Sunday, August 23, 2015

August 23

After a long and hard week, around 1:07 this morning we had the sacred experience to be with Rachel as she transitioned from her broken body to a beautiful world free from the pains and sorrows of this mortal life. She was surrounded and held by our family as she received the best early Christmas present she could have ever asked for. The heartbreak we feel is accompanied by both peace and happiness. We are ecstatic that she is no longer bound and trapped inside her physical body, free from the suffering and misery she has endured. 


I will continue to update her blog as I have promised, and will make sure to post her obituary and information about funeral services. Thanks for all of your comments, love, prayers, and support over the last three years. 



(photo credit: Jane Groom)

Friday, August 21, 2015

An Update

This is Lauren, Rachel's older sister. It has become evident that the end of Rachel's miserable battle is near. As we've spent our time today holding her hand and talking about all of the mischief she's made, I picked up her computer and started to read some of the things she has written. I thought I'd share some of those in this post, and will continue to do so. Before I do that though, I want to share something that we (Rachel and I) didn't get around to in her last post.

Rachel has always loved Christmas. So much so that she began sewing her first Christmas quilt this year at the end of March. Allow me emphasize: first Christmas quilt. She went on to finish her second one in July. Rachel loves Christmas because she loves giving people gifts, and she always gives the best and most thoughtful gifts. She also always gives everyone at least one gift (usually more), even when we have drawn names. Our family, and I'm sure many of her friends are used to being put to shame every holiday. Rachel decided that our family was going to have early Christmas this year, on August 25. Just after our brother Devin returns from Alaska. Ever since this decision, she has been online shopping and pestering everyone non-stop to help her accumulate her Christmas for everyone. I would love to make a list here of presents I know she has procured for other family members, but I can't risk ruining any surprises. To describe her mountain of gifts as extravagant doesn't do it justice. Rachel has always been completely selfless, even during these last few miserable weeks.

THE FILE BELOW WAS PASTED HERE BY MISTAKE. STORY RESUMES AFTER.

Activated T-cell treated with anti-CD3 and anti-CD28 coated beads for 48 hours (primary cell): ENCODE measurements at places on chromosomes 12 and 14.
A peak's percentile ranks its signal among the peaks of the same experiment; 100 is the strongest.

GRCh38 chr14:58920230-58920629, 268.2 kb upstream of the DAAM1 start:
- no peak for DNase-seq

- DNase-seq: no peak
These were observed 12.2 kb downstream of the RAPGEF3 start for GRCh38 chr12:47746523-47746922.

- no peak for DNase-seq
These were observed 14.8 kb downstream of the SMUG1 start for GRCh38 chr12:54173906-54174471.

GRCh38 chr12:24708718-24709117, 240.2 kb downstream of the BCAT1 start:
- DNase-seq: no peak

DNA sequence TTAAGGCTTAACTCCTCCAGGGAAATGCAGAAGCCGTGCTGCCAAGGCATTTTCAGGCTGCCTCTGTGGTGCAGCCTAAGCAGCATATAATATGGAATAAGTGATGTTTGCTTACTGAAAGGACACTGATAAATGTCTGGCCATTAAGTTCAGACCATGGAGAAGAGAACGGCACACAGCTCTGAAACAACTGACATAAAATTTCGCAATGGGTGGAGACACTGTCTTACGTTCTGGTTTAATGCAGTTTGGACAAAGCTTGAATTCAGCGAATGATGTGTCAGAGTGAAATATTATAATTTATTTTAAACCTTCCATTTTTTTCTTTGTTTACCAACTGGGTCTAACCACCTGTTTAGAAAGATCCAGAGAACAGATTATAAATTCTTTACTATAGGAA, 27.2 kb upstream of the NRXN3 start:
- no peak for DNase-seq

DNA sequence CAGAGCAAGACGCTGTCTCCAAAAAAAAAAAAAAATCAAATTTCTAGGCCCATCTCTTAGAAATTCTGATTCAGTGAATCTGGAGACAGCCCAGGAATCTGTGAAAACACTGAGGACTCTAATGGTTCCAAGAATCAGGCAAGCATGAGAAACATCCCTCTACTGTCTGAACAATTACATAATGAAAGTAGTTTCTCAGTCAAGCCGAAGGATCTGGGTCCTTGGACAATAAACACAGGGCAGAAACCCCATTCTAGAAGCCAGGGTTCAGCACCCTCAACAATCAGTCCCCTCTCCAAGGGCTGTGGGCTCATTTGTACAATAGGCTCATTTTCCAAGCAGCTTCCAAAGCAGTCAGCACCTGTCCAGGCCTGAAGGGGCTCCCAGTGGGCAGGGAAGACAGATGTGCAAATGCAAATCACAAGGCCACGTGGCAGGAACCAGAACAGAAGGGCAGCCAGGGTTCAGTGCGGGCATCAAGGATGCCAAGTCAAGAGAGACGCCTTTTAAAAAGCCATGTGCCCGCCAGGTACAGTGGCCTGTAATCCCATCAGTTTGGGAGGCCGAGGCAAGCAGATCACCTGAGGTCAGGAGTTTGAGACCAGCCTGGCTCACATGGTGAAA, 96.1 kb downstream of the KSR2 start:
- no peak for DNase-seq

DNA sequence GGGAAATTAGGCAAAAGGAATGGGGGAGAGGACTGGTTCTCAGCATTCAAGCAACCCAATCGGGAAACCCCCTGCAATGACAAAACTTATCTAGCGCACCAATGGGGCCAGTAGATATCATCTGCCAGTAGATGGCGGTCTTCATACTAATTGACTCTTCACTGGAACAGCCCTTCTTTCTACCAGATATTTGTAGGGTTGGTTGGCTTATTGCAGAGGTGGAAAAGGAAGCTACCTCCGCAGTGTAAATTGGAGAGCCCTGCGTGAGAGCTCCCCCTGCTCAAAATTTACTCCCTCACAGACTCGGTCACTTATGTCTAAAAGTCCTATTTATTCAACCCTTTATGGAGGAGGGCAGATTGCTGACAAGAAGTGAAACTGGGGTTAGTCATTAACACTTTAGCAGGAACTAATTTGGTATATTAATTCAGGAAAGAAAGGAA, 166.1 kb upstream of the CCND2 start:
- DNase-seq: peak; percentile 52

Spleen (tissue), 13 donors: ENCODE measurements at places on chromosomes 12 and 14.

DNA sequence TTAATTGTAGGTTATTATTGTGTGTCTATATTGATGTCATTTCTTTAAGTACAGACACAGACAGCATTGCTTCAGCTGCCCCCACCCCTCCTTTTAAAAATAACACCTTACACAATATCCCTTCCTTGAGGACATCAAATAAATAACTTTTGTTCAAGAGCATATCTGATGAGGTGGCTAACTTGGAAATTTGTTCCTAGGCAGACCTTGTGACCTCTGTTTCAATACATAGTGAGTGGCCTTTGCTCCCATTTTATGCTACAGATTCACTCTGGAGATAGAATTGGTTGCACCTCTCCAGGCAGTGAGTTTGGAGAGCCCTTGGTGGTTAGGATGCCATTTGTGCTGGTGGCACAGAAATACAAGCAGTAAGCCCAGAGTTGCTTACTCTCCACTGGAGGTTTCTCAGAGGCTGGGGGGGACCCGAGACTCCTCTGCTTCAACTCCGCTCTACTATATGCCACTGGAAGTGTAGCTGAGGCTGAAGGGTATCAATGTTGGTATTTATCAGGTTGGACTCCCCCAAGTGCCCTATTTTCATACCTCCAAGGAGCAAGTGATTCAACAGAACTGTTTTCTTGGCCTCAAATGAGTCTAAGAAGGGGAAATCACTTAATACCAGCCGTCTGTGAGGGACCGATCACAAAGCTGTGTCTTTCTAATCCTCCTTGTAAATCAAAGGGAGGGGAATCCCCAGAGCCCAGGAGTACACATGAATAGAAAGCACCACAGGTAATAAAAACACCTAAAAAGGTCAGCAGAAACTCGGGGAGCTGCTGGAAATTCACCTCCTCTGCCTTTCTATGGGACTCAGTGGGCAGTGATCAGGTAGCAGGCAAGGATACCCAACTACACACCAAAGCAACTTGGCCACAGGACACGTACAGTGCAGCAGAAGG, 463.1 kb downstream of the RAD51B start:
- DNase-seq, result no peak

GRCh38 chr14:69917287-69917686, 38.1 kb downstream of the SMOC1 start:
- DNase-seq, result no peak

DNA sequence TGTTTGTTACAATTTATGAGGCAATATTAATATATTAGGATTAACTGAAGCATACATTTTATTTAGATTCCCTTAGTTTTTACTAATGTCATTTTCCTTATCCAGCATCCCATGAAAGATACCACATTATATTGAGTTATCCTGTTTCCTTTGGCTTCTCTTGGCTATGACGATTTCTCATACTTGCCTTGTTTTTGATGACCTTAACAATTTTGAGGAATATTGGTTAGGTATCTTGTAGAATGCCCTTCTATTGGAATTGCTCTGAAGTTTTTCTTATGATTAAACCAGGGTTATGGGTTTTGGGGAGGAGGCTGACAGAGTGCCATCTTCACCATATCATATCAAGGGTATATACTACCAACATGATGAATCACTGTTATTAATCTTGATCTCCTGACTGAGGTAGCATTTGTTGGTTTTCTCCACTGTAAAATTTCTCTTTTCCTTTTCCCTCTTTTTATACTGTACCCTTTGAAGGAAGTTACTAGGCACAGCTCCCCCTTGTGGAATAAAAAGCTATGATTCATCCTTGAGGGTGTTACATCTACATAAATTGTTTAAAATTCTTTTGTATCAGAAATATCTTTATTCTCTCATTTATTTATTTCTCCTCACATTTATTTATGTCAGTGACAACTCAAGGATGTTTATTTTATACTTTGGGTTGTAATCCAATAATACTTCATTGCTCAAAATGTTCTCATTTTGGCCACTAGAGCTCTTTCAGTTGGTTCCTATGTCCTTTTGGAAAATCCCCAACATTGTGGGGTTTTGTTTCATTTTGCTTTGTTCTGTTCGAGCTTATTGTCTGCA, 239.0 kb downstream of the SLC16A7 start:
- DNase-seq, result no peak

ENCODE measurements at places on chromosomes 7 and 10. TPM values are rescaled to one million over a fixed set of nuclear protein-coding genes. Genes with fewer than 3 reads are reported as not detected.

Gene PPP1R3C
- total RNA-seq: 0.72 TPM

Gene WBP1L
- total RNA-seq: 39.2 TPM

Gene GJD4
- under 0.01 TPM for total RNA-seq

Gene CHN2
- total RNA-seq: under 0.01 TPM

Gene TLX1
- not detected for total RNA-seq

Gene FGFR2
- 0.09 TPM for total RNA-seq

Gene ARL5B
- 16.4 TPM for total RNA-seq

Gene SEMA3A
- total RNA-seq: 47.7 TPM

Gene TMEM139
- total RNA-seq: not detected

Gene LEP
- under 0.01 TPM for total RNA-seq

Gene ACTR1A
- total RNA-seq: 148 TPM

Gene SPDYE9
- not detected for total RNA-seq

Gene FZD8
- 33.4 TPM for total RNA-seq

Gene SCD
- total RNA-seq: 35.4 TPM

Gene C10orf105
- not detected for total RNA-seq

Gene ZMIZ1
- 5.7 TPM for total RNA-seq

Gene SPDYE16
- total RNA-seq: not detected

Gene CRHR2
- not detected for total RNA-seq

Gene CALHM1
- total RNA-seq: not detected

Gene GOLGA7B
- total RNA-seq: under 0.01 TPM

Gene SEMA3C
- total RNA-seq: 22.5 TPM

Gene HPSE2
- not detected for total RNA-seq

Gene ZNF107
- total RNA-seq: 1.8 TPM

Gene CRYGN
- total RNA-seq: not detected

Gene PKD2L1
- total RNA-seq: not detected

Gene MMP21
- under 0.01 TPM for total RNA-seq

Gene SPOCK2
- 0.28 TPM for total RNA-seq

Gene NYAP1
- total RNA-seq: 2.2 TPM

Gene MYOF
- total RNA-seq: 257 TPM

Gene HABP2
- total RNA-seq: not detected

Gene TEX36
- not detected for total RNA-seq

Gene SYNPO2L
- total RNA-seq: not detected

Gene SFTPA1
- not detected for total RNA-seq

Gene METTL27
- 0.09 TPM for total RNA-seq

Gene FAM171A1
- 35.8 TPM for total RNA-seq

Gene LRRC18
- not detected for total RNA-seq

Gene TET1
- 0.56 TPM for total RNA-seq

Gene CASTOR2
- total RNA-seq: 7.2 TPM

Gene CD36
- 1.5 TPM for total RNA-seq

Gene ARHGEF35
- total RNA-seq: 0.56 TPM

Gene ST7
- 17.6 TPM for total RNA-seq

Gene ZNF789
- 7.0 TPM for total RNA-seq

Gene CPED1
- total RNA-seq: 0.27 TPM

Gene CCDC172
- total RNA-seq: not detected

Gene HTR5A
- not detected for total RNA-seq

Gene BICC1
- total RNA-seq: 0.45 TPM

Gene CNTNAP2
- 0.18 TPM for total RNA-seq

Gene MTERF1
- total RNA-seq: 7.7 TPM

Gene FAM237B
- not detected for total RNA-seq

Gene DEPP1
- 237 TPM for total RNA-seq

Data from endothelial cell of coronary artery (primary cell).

Here is a peek at some of the things Rachel wrote that have made me laugh today:

What doesn't kill you makes you stronger is not true or poetic to me, sorry Kelly Clarkson.

When we were little we were in the Scrabble club. We weren’t in it because we liked the game of Scrabble, or even that we knew how to play it. We were in it for the sugar. But every once in a while, the only candy that was left was Atomic Fireballs. Sometimes all that life has left to throw at you is the hot and awful stuff.

I was speaking to the scouts and asked them what age they think people normally get this kind of cancer and they said 89,41, etc. I told them 6-7 year old boys before I could even think about it and got some pretty wild expressions. I guess that’s why they tell you it’s important to remember who your audience is.